Last Saturday I nearly gave up climbing for good. We’d been away, and been busy, and it had been a whole month since I’d approached a wall. My calluses were all soft. So was the rest of me. But I was looking forward to working hard, pushing up, and feeling strong again.
Little did I know, the gym had something else in mind. We started just traversing around the gym. It felt a little less balanced than I remembered, but otherwise fine. My feet and my fingers remembered what to do. I slithered into my harness, and it felt a bit strange, but familiar. Then I chose a good route to start – nothing on the edge of my abilities, but not the easiest thing. A route with big holds, no massive reach, but with good flow. It’s an interesting sequence because you’re forced to switch your body weight around, moving right or left as well as up.
Off I went: push up, grab, balance, lean; push up, grab, switch feet, lean; onward and upward. It felt smooth and strong and controlled. But three moves from the top, I got stuck. Completely, perplexingly, stuck. I was sure I’d done this route before, but it now seemed impossible. I tried and tried, switch feet, turned my body, lost my grip and swung. I swung back, grabbed on and tried again. Why couldn’t I do it?
Eventually Ryan let me down, but I was angry and frustrated. I tried a couple of stupidly easy climbs, but they didn’t make me feel any better. Anything remotely difficult had me beat. I belayed for Ryan for a bit, relieved that he was no longer watching me climb so badly. He climbs extremely well and he’d scoped the gym for the newest, hardest climbs. Of course, he scampered up two with no problems before he found one that he couldn’t flash. This mostly made me feel worse, but at least I felt I was being a useful belay slave.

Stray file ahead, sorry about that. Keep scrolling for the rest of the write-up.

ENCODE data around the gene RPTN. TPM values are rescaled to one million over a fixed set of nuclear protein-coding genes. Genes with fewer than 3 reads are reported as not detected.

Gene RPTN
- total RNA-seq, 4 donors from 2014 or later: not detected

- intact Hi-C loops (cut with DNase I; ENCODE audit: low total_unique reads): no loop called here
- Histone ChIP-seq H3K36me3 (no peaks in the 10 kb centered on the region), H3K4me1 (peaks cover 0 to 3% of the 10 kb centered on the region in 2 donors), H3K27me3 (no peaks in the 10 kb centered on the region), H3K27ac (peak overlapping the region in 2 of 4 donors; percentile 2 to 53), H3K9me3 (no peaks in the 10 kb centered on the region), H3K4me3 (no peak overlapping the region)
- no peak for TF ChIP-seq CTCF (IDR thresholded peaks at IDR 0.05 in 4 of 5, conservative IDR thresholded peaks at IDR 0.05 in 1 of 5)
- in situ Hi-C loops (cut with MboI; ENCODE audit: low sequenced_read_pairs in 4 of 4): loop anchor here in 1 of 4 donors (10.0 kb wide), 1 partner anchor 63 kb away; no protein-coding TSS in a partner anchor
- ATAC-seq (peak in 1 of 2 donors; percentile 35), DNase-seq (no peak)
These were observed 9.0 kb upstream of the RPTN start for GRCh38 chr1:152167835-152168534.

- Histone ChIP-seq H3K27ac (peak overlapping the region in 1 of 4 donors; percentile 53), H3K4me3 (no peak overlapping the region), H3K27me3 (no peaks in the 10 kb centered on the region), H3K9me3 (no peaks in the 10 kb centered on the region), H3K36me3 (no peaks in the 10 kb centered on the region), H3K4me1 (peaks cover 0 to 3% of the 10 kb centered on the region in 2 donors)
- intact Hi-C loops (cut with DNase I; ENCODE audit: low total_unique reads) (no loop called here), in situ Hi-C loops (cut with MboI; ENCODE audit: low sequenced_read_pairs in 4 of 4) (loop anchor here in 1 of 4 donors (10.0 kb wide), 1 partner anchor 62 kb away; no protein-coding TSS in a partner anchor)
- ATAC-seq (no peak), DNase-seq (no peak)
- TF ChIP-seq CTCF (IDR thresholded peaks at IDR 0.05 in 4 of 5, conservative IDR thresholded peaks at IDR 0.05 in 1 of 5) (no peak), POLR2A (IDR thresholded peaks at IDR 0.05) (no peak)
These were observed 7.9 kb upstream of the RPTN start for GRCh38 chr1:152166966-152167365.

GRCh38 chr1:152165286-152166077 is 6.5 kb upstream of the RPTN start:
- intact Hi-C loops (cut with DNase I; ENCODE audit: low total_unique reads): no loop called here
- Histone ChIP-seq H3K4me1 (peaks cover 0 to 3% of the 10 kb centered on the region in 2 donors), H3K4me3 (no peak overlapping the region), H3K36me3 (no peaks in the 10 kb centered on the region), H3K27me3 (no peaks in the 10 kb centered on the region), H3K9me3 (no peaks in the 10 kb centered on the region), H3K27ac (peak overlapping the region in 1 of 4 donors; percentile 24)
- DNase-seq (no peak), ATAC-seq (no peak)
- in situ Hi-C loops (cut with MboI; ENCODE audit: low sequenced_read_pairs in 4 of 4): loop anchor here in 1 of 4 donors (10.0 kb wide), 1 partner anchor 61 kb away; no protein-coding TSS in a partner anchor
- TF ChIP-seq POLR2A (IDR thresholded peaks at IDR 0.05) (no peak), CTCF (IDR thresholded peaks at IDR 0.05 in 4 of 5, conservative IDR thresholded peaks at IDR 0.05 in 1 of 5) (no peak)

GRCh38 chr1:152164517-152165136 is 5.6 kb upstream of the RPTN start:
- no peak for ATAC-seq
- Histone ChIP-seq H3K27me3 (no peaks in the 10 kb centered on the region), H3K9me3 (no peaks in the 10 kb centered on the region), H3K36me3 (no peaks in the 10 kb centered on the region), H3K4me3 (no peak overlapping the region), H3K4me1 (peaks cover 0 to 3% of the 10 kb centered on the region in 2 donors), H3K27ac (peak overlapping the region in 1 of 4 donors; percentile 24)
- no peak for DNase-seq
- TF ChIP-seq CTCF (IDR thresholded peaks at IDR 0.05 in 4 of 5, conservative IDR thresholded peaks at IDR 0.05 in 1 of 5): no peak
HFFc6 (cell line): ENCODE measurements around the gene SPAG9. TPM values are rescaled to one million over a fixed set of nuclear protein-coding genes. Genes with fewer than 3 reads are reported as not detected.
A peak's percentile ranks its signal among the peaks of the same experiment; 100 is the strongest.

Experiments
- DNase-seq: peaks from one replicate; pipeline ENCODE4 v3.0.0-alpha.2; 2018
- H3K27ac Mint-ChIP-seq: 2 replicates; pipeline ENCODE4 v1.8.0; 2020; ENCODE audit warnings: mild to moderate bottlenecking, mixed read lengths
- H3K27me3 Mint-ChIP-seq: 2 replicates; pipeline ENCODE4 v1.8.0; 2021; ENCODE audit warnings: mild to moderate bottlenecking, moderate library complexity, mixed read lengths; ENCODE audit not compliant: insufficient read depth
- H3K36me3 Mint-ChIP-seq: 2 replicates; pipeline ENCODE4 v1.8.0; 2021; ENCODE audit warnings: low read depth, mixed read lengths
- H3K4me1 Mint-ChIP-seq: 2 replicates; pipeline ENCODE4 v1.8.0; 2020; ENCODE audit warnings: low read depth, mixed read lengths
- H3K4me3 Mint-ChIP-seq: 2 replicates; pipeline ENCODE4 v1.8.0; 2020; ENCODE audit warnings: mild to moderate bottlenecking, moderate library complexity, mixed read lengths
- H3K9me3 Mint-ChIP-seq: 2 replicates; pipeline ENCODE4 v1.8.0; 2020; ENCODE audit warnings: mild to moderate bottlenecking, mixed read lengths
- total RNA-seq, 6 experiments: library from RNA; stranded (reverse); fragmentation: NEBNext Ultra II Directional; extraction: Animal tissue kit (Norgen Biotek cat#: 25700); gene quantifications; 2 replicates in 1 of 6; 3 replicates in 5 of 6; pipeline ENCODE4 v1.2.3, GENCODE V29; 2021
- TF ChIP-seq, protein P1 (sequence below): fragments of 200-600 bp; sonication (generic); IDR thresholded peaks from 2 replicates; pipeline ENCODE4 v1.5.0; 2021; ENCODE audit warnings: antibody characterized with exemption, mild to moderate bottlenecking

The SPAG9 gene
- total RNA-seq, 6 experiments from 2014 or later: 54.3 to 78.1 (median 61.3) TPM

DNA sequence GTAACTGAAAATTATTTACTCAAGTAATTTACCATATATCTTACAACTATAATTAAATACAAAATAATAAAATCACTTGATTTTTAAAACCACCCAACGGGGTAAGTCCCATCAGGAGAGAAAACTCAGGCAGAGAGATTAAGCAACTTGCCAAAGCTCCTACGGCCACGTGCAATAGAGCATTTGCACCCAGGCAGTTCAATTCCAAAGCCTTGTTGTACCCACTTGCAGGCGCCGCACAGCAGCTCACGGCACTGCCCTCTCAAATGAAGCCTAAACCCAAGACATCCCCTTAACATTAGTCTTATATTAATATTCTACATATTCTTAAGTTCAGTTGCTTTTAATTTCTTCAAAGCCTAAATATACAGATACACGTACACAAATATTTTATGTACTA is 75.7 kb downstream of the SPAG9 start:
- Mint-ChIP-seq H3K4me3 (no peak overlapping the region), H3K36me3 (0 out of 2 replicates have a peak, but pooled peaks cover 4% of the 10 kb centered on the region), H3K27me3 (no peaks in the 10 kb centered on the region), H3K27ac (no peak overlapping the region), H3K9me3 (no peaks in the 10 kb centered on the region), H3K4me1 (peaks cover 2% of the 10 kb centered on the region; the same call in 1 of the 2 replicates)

He came down to discuss the move he was having trouble with. It looked tricky – leaning over a feature almost his full reach, while balanced on a small, crimpy foot hold. Really no hand-holds for balance. I gave what seemed an obvious suggestion, and was met with a response of “Well, duh!” and he turned back to the wall.
Duh, indeed. I kept belaying, but I think I shut down all communications. I couldn’t climb, and it seemed I couldn’t say anything helpful about climbing either. I wanted to leave. Mostly, I wanted to cry. I couldn’t figure out why I’d bothered so long with a sport I was obviously unsuited to. All the people I climb with are much stronger climbers than me, and at that moment it seemed pointless tagging along any longer.
We left. On the way home I wondered if I’d ever feel like going back. It didn’t seem likely.
That evening, I was due to attend a bellydance party where many students would be performing, some for the first time. I went, despite my deepening bad mood, and had a wonderful time. Here were a bunch of beautiful women, all getting up to dance. Some were nervous, some were happy – some were amazing and skillful, and others had only enthusiasm and shiny costumes to keep them up on stage. But everyone was radiant. I got suckered in to support a beginner class in a choreography I’d never learnt. After two practices, I was up there in front of everyone, shimmying my heart out. I didn’t mind at all when I misstepped – after all, I could hardly be expected to know it perfectly. I danced at the back of the formation, grinning and laughing and dancing – and turning around a LOT to see what my teacher was doing. It was a wonderful night.
I’ve been climbing twice since then. I’m still not as strong as I was, but I’m getting better. My attitude has certainly improved. I’m trying hard to apply my dance perspective to climbing: it doesn’t matter how well I do and it doesn’t matter that I look different to everyone else. There’s no point comparing this performance to the last one, because the next one will be different again.
All that matters is that I’m up there. And joyfully.